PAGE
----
Fired Up for Summer? Remember to Keep These Fire Safety Tips in Mind
As temperatures soar into the twenties and thirties, we Canadians welcome the heat of summer months! While enjoying the weather, homeowners should also consider that hotter temperatures bring drier conditions. Those drier conditions bring an increase in fire hazards.
Below we list four fire hazards that could affect your home and what to do to protect yourself and your neighbourhood.
Firing up the grill for a summertime cookout? There are a few important items to keep in mind as that hot propane, gas, or charcoal device will stay hot for extended periods of time.
Canada’s barbeque safety recommendations encourage you to place the barbeque away from your house and any open windows. The high heat can singe the siding of your home and may even catch fire if it gets too hot and grease is present. Other barbeque safety tips include:
- Place the barbecue on an even surface
- Never leave a lit grill unattended
- Keep a spray bottle of water nearby for any flare-ups
Placing cigarette butts in proper disposal containers is the recommended best practice for smokers. Tossing butts on lawns, in planters, or garden beds may cause fires from the dry leaves and grass. Surprisingly, planters with a peat moss fertilizer are exceptionally combustible when conditions are dry, and a cigarette has just enough heat to ignite the moss. A spark in the garden may lead to a much more significant fire in the home if it goes unnoticed.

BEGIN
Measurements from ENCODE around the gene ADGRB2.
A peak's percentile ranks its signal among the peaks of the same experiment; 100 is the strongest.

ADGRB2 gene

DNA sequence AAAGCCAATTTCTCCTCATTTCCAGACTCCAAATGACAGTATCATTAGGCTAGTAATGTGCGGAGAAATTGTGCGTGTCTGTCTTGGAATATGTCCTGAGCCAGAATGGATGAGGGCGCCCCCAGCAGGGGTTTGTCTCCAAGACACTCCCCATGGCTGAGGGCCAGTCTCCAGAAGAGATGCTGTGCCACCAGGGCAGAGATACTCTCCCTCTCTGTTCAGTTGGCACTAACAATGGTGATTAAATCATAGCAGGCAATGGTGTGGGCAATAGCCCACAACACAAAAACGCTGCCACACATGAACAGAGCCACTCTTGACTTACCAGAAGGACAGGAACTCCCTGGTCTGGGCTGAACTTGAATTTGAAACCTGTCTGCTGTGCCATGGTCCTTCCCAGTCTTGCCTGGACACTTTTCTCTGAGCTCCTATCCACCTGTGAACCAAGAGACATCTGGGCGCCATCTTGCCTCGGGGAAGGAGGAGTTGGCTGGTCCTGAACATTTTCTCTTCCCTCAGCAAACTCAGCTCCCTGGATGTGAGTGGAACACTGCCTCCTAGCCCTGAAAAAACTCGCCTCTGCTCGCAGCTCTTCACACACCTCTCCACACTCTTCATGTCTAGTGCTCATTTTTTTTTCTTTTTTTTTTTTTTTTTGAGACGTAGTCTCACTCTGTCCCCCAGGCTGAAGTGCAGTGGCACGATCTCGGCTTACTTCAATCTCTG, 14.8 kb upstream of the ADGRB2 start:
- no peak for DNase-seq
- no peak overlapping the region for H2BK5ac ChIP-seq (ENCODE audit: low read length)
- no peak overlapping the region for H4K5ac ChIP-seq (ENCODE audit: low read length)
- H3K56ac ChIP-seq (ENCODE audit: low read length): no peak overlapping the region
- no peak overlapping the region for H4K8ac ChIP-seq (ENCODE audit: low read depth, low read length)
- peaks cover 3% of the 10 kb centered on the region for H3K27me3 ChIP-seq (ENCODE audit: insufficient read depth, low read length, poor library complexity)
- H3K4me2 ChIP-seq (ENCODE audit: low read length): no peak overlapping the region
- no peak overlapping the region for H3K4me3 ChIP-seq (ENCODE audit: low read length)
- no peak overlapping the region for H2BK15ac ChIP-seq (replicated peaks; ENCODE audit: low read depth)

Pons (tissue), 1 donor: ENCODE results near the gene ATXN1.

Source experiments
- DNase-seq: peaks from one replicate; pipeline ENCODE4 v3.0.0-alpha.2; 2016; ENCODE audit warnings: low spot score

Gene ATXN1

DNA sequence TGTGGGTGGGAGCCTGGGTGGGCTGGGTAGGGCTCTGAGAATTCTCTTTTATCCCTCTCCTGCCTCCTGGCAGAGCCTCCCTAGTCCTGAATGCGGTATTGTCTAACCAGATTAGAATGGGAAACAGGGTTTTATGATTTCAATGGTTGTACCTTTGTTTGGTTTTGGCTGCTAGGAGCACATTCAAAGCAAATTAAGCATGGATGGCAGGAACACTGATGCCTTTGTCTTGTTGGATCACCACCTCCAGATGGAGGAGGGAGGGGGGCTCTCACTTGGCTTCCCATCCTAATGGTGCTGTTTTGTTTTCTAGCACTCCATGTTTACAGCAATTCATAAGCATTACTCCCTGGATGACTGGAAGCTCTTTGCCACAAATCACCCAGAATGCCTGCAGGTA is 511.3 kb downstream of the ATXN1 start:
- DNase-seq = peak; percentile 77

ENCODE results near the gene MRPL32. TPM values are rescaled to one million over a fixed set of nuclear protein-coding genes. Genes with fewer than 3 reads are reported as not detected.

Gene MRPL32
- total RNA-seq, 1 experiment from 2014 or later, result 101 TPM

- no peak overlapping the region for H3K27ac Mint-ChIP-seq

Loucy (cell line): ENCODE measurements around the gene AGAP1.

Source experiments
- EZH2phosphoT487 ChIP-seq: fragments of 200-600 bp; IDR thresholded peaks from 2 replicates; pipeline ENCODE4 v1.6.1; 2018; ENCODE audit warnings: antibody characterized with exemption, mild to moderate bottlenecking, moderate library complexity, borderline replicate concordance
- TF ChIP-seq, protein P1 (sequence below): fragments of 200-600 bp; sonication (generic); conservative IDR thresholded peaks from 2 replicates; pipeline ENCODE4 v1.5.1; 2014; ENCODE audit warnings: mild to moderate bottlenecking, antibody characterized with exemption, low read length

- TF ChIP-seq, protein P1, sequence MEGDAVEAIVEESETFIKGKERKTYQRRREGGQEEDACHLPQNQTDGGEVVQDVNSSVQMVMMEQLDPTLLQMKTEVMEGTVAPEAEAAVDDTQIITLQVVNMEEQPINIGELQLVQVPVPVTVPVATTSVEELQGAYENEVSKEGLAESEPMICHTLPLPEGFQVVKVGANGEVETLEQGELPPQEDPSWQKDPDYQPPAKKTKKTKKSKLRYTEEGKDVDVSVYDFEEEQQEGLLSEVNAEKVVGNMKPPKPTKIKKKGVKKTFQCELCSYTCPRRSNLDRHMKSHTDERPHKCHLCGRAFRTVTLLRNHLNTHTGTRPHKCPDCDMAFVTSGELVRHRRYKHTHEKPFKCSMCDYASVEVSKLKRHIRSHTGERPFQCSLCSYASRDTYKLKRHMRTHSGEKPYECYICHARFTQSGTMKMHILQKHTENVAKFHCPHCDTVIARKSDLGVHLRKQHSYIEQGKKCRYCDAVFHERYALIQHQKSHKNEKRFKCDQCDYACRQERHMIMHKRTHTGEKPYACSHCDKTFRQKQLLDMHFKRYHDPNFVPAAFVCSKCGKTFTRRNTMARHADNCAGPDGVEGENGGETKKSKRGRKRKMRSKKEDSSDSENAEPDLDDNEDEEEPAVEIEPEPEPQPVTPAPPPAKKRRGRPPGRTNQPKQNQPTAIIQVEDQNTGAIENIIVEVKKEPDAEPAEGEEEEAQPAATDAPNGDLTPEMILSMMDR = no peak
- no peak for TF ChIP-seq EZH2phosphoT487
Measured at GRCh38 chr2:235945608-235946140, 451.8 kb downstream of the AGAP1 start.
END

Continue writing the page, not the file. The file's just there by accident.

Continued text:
Before you light an outdoor fire for a summertime sing-a-long and marshmallow feast, remember to review the burning regulations of your municipality, district, and province. Restrictions may be in place during the summer months as the dry conditions make an open fire too dangerous.
If your area permits outdoor fires, check out Smokey the Bear for tips to prepare your fire pit, build the fire, and extinguish the fire.
Trees, bushes, and flowers make up a beautifully landscaped yard, but they can pose a fire risk. Homeowners should be aware of the vegetation in their yards and make sure to follow these tips:
- Clear away dead leaves, grass and compost or dispose with your local waste management facility
- Prune trees and bushes to remove dead and dry limbs, consider removing trees that are too close to your house
- Remove dead needles and leaves from your roof and gutters
Plus, visit firesmartcanada.ca to learn even more about becoming fire smart in your community.
Ensure you understand how a fire peril is applied in your home insurance policy by contacting your insurance broker.